Government defends ‘bureaucratic’ CRC from criticism

The Department of Energy and Climate Change (DECC) has responded to growing criticism of its Carbon Reduction Commitment (CRC), releasing more details on how it plans to simplify the scheme and championing its encouragement of more efficient solutions, including lower energy lighting.

Greg Barker: rejecting calls to scrap CRC

Despite accusations that the CRC scheme had become too bureaucratic and had been watered down, climate change minister Greg Barker rejected calls to scrap it, arguing that, while DECC will simplify the scheme, the basic requirement for firms to report on their energy use and purchase carbon allowances will remain.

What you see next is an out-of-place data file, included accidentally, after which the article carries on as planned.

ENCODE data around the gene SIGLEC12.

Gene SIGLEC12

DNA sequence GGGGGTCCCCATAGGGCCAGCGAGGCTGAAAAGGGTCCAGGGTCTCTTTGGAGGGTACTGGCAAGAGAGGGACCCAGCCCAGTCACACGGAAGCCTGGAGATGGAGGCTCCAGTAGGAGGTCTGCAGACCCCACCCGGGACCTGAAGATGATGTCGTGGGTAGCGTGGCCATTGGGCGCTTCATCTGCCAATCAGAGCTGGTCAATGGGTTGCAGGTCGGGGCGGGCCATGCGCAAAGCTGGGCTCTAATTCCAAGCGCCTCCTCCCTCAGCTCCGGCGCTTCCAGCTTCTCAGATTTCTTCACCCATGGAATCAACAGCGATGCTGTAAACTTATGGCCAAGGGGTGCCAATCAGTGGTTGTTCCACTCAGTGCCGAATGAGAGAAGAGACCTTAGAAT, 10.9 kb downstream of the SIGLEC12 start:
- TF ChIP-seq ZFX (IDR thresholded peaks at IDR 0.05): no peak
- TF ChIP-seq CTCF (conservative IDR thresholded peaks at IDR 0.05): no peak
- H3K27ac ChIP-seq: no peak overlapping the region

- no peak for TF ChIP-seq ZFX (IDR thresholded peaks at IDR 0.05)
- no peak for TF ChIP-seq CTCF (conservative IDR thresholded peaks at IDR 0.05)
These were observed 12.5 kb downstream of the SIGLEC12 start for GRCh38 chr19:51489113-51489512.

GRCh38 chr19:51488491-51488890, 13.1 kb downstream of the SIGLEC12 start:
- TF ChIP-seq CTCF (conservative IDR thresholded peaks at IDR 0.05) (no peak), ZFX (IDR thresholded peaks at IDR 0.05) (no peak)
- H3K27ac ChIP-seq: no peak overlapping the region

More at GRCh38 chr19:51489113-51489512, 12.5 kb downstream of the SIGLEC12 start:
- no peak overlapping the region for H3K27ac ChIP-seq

He added that there was already evidence that the 5,000 large organisations participating in the scheme’s first year had taken steps to improve their energy efficiency.

In his submission on 30 June he said: “We have seen the importance of the CRC for stimulating the market for new low-carbon goods and service industries – including in energy measurement, in voltage optimisers and in low-energy lighting.”

The government is proposing to scrap plans to introduce annual auctions of carbon allowances from 2014 and instead host two sales of fixed price allowances each year. The department said that it would formally consult on the new proposals early next year but urged participants to provide feedback immediately.

The CRC has been mired in controversy since its launch in April last year and in October opposition escalated when the Treasury announced it would scrap ‘revenue recycling’, which promised bonus payments to firms that made the greatest energy efficiency improvements.

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